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Mainstream, VOL 62 No 12, March 23, 2024

Intersections of Caste and Gender: A Critical Analysis of Gendered Violence in ’Bandit Queen’ | Sahil Singh

Saturday 23 March 2024


Keywords: Caste, Gender, Violence, Structural Oppression, Agency, Representation, Appropriation

Phoolan Devi: A Symbol of Resilience and Resistance

Phoolan Devi, born into a family of lower caste Mallahs (boatmen) in a rural village in the northern Indian state of Uttar Pradesh, became an icon throughout her thirty-eight-year existence and a subject of curiosity for the mainstream media both nationally and globally. The media was quick to cast her in the role of the "Bandit Queen," who was a subject of horrific sexual abuse, which in turn made her the dreaded criminal who terrorized the Chambal ravines in northern India. Media narratives of Phoolan primarily categorized her as an oppressed lower caste woman who sought revenge through murder and other violent means, similar to the mythic figure of goddess Kali (Murty, 2010, p. 1). In the context of the media and other popular cultural narratives, we look at the controversial movie Bandit Queen, directed by Shekhar Kapur. The film Bandit Queen triggered a lively debate on the politics of authenticity, agency, authority, and accountability in representing an individual’s real-life experiences and challenges.

Dalit Women: Bodies, Violence, and Structural Oppression

Dalit women, who are a segregated segment of society, are seen as contaminated and ’impure’ bodies. The Dalit body is polluted, and it is meant only for menial and degrading tasks, such as manual scavenging and carcass disposal. Dalit bodies are, therefore, "polluted’; hence, they are not meant to be touched openly in public as it would pollute and debase the society (Pal et al., 2021, p. 61). Ironically, the same Dalit body becomes a consumable body that can be controlled and gagged by the same hierarchical society that condemns and discriminates against those bodies. It is important to recognize here how the social relations of caste and gender are based on the exercise of power through force (ibid). The systems of domination are deeply embedded in the caste hierarchy, which generates an asymmetry of burden, forms of exploitation, social location, and nature of oppression and subjugation of Dalits. It is critical to recognize that Dalit women face structural violence, which is the product of multiple overlapping elements, including identities, institutions, and hierarchies. Women are not a homogeneous group and are affected differently by forces such as caste, class, religion, ethnicity, and race, among others. Dalit women face many forms of discrimination and targeted violence as a result of their social position at the bottom of caste, class, and gender hierarchies.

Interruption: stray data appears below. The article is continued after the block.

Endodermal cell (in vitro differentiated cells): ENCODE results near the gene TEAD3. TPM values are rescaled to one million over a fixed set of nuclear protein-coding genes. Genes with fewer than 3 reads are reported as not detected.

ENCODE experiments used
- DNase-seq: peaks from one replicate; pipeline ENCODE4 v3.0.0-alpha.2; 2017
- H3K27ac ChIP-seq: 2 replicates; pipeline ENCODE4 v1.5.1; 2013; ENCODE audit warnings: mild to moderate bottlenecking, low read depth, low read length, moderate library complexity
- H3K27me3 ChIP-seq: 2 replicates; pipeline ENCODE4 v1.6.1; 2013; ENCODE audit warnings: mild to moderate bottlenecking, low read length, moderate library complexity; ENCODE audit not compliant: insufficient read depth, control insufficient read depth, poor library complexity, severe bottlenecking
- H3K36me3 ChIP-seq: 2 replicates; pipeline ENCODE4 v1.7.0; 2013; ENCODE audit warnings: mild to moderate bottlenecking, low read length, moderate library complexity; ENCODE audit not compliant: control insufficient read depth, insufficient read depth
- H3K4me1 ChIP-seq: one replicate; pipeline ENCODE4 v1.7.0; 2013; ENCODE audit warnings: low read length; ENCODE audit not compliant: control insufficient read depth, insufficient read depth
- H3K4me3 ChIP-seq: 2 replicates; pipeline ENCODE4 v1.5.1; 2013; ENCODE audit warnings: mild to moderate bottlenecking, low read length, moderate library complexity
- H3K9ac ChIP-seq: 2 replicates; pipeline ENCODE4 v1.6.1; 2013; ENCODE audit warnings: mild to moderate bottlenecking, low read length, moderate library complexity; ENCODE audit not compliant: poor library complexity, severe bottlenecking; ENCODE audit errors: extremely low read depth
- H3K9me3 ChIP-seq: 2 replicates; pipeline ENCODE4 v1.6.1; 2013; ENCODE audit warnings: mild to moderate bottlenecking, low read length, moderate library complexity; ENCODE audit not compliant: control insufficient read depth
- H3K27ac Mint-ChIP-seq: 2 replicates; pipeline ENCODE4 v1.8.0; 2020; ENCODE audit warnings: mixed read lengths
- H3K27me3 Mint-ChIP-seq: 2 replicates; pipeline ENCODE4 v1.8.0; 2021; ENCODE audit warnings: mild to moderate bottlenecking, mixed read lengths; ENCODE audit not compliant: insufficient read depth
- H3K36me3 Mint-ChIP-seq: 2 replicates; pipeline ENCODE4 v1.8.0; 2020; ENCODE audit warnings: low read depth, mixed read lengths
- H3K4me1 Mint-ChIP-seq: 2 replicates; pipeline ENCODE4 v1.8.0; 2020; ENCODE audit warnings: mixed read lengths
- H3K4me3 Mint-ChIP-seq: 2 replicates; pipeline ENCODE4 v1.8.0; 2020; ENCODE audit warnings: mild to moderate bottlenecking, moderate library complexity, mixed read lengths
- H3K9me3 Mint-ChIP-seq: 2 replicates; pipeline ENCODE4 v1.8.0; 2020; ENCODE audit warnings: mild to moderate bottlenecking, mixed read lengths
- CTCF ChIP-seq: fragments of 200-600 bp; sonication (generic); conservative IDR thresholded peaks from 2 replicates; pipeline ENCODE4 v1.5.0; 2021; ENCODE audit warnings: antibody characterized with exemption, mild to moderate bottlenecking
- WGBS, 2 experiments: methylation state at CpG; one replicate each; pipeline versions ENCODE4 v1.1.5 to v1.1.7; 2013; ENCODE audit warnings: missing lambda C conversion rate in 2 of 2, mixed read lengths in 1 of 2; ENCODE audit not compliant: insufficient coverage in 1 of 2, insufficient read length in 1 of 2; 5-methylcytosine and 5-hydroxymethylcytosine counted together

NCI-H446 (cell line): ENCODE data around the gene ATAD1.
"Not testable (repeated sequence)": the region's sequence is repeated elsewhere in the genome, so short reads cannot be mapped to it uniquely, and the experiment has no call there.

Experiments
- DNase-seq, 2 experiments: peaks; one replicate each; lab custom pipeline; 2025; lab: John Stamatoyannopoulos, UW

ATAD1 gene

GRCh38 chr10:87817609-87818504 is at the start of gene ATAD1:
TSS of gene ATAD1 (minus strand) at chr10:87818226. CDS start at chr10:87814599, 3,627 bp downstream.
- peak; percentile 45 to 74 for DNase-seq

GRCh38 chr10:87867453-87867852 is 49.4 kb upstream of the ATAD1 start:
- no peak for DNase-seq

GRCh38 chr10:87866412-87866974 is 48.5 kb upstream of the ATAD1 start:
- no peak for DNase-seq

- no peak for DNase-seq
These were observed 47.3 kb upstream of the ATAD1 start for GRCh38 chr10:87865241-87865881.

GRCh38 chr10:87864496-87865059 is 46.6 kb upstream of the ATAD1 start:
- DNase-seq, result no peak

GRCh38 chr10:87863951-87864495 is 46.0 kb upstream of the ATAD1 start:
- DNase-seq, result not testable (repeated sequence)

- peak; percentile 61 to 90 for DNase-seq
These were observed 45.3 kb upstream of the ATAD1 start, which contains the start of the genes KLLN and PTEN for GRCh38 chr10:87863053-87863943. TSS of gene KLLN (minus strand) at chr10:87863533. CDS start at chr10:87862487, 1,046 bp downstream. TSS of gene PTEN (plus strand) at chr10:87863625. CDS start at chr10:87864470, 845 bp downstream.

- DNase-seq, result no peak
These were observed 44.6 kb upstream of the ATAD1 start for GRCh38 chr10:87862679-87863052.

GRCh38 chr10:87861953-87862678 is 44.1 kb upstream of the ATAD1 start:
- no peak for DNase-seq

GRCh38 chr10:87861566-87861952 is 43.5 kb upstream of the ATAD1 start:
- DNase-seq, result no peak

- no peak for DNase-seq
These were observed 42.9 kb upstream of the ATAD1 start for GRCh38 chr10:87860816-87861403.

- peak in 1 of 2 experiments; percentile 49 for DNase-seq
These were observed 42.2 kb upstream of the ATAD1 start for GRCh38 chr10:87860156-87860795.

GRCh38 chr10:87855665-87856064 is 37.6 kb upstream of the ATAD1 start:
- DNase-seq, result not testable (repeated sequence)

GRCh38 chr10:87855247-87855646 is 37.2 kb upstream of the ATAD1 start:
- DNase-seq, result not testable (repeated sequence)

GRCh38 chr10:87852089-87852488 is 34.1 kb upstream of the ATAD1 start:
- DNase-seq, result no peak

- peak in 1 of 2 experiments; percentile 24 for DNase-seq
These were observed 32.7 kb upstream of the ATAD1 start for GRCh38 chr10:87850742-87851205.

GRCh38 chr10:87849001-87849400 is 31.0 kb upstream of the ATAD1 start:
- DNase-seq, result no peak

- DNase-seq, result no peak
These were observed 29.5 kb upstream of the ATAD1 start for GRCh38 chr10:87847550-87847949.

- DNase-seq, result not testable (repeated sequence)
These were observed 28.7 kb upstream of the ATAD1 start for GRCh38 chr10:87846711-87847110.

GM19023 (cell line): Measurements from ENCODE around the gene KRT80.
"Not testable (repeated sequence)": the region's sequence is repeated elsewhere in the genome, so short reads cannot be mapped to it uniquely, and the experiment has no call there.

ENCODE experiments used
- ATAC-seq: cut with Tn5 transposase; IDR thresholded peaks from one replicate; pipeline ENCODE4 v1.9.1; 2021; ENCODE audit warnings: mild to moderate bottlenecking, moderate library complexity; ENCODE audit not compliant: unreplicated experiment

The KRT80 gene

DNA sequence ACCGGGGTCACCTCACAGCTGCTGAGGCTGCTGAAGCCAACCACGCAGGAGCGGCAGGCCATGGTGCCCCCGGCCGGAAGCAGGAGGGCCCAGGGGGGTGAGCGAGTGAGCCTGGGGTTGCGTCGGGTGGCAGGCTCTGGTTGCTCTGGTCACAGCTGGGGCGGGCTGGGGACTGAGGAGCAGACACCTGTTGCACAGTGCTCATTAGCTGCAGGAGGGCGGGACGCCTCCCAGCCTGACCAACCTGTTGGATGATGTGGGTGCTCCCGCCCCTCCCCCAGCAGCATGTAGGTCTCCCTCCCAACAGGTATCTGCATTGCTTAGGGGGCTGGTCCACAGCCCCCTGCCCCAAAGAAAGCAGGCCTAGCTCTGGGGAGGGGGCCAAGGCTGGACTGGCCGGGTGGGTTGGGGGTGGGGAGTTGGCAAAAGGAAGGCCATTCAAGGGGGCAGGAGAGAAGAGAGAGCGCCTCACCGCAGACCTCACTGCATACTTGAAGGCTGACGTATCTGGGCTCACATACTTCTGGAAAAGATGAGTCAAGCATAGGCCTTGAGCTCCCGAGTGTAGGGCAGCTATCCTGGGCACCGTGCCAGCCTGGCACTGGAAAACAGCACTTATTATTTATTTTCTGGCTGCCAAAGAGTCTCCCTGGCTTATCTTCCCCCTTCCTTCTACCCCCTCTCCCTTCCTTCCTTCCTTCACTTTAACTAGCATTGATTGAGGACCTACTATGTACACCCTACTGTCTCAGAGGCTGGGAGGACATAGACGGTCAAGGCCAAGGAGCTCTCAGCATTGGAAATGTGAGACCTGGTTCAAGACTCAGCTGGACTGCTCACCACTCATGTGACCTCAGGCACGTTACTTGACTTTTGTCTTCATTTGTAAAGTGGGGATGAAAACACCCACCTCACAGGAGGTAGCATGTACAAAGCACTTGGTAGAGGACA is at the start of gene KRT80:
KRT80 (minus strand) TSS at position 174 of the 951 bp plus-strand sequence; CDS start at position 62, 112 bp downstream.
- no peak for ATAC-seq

Rape is also structural. Rape is used as an instrument to dishonor not only the Dalit woman but also to dishonor her family and her community. This is demonstrated in Bandit Queen (1994) by the manner in which upper-caste men inflict their domination over Phoolan’s body. The film violently represents physical, verbal, and sexual abuse in both private and public spheres. Phoolan is nothing more than a sexual object to various men, including her husband from early marriage, the son of the local headman, police officers, the upper caste commander of the rubber gang Babu Gujjar, and lastly, Thakur Sri Ram and Lala Ram’s gang members. The sexual assaults on Phoolan portray how they are linked to entrenched casteist norms and practices. In one brutal scene in the movie, Phoolan is stripped of all her clothes and forced to walk naked in front of the locals by Sri Ram. The scene depicts how the upper caste Thakur not only dishonors Phoolan but also sends a chilling message to all Mallahs of the village to remain subjugated to the Thakurs and not even dare to dream of questioning and oppose their dominance. Similarly, "the act of continuous gang rapes and physical tortures are signs of hegemonic masculine power used to kidnap and imprison a Dalit woman’s body, and therefore the goal of controlling the woman’s body is accomplished" (Pal et al. 2021, Pp. 61-63).